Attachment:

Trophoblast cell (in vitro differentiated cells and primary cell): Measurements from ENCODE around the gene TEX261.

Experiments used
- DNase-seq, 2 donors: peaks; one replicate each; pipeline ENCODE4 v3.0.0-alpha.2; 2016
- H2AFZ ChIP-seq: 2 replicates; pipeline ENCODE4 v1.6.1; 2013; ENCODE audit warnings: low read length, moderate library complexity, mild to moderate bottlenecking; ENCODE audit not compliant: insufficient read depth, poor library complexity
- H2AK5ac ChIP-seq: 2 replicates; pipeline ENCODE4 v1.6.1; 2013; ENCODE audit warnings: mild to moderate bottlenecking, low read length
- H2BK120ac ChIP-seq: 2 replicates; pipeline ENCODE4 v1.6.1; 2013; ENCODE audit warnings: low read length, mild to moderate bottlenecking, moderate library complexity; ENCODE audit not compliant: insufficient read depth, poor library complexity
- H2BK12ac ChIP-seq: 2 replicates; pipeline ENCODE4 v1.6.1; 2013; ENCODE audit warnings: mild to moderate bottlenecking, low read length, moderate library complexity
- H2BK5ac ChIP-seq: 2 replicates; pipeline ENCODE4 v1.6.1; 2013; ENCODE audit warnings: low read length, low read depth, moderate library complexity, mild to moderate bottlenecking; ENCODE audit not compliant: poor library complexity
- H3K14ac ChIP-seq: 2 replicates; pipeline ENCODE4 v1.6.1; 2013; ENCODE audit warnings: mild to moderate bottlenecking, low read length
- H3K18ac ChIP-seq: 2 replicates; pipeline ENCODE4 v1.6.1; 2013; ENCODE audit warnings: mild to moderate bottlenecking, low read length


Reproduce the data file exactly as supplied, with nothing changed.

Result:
Trophoblast cell (in vitro differentiated cells and primary cell): Measurements from ENCODE around the gene TEX261.

Experiments used
- DNase-seq, 2 donors: peaks; one replicate each; pipeline ENCODE4 v3.0.0-alpha.2; 2016
- H2AFZ ChIP-seq: 2 replicates; pipeline ENCODE4 v1.6.1; 2013; ENCODE audit warnings: low read length, moderate library complexity, mild to moderate bottlenecking; ENCODE audit not compliant: insufficient read depth, poor library complexity
- H2AK5ac ChIP-seq: 2 replicates; pipeline ENCODE4 v1.6.1; 2013; ENCODE audit warnings: mild to moderate bottlenecking, low read length
- H2BK120ac ChIP-seq: 2 replicates; pipeline ENCODE4 v1.6.1; 2013; ENCODE audit warnings: low read length, mild to moderate bottlenecking, moderate library complexity; ENCODE audit not compliant: insufficient read depth, poor library complexity
- H2BK12ac ChIP-seq: 2 replicates; pipeline ENCODE4 v1.6.1; 2013; ENCODE audit warnings: mild to moderate bottlenecking, low read length, moderate library complexity
- H2BK5ac ChIP-seq: 2 replicates; pipeline ENCODE4 v1.6.1; 2013; ENCODE audit warnings: low read length, low read depth, moderate library complexity, mild to moderate bottlenecking; ENCODE audit not compliant: poor library complexity
- H3K14ac ChIP-seq: 2 replicates; pipeline ENCODE4 v1.6.1; 2013; ENCODE audit warnings: mild to moderate bottlenecking, low read length
- H3K18ac ChIP-seq: 2 replicates; pipeline ENCODE4 v1.6.1; 2013; ENCODE audit warnings: mild to moderate bottlenecking, low read length